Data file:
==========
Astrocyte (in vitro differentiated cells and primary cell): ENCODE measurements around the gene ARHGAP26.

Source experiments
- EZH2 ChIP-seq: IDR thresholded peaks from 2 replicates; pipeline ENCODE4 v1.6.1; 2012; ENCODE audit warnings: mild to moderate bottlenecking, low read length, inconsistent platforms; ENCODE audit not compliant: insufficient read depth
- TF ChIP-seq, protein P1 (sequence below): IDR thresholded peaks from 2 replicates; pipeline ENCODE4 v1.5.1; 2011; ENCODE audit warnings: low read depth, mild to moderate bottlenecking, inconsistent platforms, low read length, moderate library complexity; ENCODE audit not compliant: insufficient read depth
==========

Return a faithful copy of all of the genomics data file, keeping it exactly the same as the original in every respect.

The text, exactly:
Astrocyte (in vitro differentiated cells and primary cell): ENCODE measurements around the gene ARHGAP26.

Source experiments
- EZH2 ChIP-seq: IDR thresholded peaks from 2 replicates; pipeline ENCODE4 v1.6.1; 2012; ENCODE audit warnings: mild to moderate bottlenecking, low read length, inconsistent platforms; ENCODE audit not compliant: insufficient read depth
- TF ChIP-seq, protein P1 (sequence below): IDR thresholded peaks from 2 replicates; pipeline ENCODE4 v1.5.1; 2011; ENCODE audit warnings: low read depth, mild to moderate bottlenecking, inconsistent platforms, low read length, moderate library complexity; ENCODE audit not compliant: insufficient read depth